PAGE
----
Intensive farming means serious and prolonged suffering for the animals trapped in this system. A large part of this suffering is inherent in the factory farming model: animals being kept confined together, packed into indoor spaces with insufficient room; they are selectively bred to be as productive as possible, but this almost always compromises their health and wellbeing. For example, egg-laying hens are pushed to lay far too many eggs, and for these they need calcium. Inevitably, the production of all those eggshells weakens their bones and leads to osteoporosis and fractures.


Let’s start with the size of modern broiler chickens — this is the term for the birds who are farmed for their meat. These poor birds have been selectively bred to grow much faster than they would naturally. They now reach a slaughter weight in just five or six weeks, three times faster than the birds who were farmed in the 1950s. All that weight is hard for their skeletal system to cope with, and bone fractures and joint dislocations are all too common as a result.  Being kept in overcrowded barns means they don’t have enough space to move around or stretch their wings freely. The barn floors are typically cleaned only after a flock has been sent to slaughter, so the chickens sit around in their own waste, which is acidic and can burn their skin. Egg-laying hens suffer too. Even the bigger “enriched” cages many European and British hens are kept in don’t give them enough space or ability to engage in natural behaviours. Hens often have part of their beaks cut off to stop them from pecking each other, which causes both acute and chronic pain. Male chicks born into the egg industry are unwanted and are thrown alive into grinding machines or gassed to death on their first day of life.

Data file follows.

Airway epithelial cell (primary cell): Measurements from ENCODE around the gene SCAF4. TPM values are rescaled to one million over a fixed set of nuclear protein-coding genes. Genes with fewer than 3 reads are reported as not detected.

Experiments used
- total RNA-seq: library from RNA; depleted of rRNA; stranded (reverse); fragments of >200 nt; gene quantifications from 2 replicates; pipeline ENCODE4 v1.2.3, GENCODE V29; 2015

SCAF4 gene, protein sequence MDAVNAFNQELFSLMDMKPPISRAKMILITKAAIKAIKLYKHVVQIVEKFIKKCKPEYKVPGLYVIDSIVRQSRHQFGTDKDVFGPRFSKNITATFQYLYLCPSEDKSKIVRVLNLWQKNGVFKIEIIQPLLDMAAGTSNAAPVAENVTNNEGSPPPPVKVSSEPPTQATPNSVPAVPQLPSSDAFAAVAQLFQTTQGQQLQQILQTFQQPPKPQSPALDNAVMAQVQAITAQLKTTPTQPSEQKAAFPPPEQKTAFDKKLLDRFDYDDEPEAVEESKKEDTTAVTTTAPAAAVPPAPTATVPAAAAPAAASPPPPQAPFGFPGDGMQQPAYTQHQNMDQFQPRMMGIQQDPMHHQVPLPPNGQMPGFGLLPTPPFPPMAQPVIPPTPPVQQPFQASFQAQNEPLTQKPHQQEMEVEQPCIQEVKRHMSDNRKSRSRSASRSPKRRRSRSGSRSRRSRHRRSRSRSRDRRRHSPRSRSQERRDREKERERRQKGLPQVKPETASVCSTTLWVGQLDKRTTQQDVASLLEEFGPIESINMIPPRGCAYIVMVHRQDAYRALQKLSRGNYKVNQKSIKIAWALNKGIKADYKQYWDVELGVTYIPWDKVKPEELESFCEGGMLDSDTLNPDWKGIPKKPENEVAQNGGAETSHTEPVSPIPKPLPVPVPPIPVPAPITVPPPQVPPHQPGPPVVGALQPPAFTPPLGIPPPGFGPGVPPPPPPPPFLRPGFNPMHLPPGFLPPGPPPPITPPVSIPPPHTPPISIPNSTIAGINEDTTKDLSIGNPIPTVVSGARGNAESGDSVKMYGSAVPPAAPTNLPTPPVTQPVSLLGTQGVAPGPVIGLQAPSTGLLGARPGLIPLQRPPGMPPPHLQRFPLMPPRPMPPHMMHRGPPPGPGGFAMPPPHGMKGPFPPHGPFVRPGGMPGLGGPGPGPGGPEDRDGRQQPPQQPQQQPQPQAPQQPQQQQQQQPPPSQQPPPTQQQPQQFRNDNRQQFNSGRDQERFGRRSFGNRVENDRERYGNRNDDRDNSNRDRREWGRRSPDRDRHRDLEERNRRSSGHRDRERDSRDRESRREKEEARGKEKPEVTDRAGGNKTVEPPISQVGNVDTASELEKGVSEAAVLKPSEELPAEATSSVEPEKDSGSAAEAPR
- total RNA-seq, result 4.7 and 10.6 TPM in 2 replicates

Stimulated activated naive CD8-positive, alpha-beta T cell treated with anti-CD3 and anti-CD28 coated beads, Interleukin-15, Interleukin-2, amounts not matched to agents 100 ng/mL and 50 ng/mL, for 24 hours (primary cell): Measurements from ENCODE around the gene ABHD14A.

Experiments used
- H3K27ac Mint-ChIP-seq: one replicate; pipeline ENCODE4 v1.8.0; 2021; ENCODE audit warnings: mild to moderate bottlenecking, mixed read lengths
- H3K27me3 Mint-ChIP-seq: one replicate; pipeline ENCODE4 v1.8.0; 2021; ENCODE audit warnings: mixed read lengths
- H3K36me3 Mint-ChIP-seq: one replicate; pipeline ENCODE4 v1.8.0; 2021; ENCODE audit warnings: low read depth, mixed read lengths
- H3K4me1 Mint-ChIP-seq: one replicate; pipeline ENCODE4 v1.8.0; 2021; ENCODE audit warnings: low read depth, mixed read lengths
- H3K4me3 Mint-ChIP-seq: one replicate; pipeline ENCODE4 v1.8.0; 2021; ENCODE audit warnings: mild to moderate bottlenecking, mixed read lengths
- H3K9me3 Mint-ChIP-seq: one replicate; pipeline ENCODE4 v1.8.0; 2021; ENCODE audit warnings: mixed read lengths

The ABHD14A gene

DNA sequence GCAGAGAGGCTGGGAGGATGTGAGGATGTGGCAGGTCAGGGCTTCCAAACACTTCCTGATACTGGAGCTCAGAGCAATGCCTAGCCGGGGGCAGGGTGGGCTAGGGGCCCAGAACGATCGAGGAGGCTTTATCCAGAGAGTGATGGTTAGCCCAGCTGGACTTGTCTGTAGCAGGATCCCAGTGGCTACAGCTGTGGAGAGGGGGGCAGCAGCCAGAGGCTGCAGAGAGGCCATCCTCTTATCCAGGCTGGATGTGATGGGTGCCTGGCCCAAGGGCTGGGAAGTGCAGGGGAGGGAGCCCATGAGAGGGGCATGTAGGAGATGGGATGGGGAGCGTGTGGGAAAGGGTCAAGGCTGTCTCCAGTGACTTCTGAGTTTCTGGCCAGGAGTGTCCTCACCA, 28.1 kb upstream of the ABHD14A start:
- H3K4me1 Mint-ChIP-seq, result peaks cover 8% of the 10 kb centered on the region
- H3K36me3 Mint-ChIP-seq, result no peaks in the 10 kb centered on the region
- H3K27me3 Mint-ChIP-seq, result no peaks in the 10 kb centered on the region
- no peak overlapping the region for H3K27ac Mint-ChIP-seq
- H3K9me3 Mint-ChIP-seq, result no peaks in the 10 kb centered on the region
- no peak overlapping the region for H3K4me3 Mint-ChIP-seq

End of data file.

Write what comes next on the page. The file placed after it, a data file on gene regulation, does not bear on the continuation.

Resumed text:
Being kept in crowded, barren sheds is stressful for these bright and inquisitive animals. As a result, farmed pigs are prone to nipping and biting each other. To prevent damage from this, which dents profits, piglets often have their teeth clipped and their tails cut off without anaesthetic. These practices are only supposed to be carried out in the UK as a last resort, but the conditions on intensive pig farms are so bad that this is a very common practice. Undercover investigations have revealed that physical abuse and neglect of pigs occur on an alarming number of farms.